Adding to these pressures, there remains a looming sense of uncertainty about the way forward in the academic year — for how long can we carry on with online classrooms? How and when will schools function as ‘normal’ and what will ‘normal’ look like in the classroom? These are questions set in a sense of panic, especially for those involved in school systems in a country like ours- that thrive on learning through classroom engagement with technology used merely as an assistive modality, if at all. There is no denying that these stressors that have an impact on the mental health of teachers are environmental and structural, and emanate from a system that is further draining teachers’ sense of autonomy and empowerment. While the uncertainty of the pandemic takes on a life of its own in the months to come, it becomes crucial to foster mechanisms that support, allow room for error, peer-learning and reframe the narrative that romanticizes the emotional labour teachers and educators put into their jobs.
In all these tasks, strong leadership is the key. The post-COVID-19 phase will offer many opportunities to “Build Back Better” that is strengthening quality and equity in educational systems. Countries will need to devote the necessary financing to achieve these goals ― and they will need to bridge digital gaps ― if they want a generation of flourishing young people.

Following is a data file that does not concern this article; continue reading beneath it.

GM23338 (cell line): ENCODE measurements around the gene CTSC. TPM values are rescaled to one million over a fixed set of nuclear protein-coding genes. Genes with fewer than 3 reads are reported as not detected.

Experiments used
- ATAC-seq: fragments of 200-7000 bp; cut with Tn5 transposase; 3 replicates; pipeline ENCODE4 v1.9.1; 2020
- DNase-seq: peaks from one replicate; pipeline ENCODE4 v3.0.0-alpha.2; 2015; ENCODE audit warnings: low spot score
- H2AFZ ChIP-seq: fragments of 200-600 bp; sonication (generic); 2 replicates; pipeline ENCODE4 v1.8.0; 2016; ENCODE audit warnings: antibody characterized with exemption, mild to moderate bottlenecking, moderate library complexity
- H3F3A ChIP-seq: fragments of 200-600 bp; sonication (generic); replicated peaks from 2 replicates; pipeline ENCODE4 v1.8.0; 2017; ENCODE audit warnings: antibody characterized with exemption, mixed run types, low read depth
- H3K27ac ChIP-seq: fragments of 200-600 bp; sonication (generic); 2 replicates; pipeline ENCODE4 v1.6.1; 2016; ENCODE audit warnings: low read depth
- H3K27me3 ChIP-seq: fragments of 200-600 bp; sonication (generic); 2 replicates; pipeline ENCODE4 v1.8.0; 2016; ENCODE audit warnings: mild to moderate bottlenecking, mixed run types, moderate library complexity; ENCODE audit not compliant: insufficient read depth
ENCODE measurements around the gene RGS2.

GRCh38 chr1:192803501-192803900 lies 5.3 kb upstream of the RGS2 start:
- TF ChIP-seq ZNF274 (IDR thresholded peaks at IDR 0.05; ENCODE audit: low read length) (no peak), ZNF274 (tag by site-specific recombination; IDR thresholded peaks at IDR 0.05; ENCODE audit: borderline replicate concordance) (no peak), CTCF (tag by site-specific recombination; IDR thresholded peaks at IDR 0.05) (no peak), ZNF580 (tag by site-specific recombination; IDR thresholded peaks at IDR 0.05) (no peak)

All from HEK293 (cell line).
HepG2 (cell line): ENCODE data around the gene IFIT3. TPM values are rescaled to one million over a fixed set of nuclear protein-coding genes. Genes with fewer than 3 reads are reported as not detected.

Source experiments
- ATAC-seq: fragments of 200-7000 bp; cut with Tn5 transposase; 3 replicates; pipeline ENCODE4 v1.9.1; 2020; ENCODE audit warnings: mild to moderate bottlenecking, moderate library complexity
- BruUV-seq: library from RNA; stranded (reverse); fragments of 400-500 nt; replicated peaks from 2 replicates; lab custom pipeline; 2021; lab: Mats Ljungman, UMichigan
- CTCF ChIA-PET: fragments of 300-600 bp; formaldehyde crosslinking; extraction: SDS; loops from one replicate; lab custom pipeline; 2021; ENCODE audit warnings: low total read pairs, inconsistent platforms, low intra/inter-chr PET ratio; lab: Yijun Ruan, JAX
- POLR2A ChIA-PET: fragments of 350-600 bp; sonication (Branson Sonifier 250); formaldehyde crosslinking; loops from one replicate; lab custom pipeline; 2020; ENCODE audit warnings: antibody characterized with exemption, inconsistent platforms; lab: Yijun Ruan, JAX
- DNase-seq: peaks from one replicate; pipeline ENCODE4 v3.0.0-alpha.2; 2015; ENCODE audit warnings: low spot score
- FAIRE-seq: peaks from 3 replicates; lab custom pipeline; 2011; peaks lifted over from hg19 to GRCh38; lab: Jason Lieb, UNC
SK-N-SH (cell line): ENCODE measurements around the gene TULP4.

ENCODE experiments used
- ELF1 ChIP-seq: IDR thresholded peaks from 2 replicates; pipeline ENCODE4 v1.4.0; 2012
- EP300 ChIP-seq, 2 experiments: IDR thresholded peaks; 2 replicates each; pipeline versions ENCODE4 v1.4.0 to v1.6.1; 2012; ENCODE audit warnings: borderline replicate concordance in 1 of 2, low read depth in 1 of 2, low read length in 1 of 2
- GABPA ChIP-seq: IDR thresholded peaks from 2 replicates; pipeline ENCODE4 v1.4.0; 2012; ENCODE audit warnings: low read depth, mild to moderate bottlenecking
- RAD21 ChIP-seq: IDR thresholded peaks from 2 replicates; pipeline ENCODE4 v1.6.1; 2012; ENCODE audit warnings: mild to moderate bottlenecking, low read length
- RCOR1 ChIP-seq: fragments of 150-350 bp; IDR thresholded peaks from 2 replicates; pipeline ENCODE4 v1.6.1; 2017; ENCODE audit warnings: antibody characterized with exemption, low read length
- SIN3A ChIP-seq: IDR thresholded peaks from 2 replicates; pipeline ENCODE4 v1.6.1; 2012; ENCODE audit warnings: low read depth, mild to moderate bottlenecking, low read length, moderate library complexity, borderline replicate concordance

And, finally, it is a growing process for faculty to become effective online instructors — the process takes time and infrastructure. Mentoring and support of faculty should be ongoing and continuous, more than an initial orientation and just-in-time assistance; this growth requires higher education to move from operating on the basis of a crisis to operating within established processes such as online mentoring and coaching for the faculty.
In my opinion the worst characteristic about this pandemic is its uncertainty but if you are a teacher, the uncertainty goes hand in hand with responsibility. You may not know what is expected from you over the lockdown period, how long the school closure will continue or how to handle exams and grades; simultaneously you have to be supportive of your students, colleagues, and your own family. However, excessive worry and fear can destabilize constructive responses to stress, damage your health, and impair the quality of life. The pandemic is an opportunity for everyone to learn, as we adjust into this “new normal” let us not be engulfed by negativity but be the master of what is under one’s influence and control.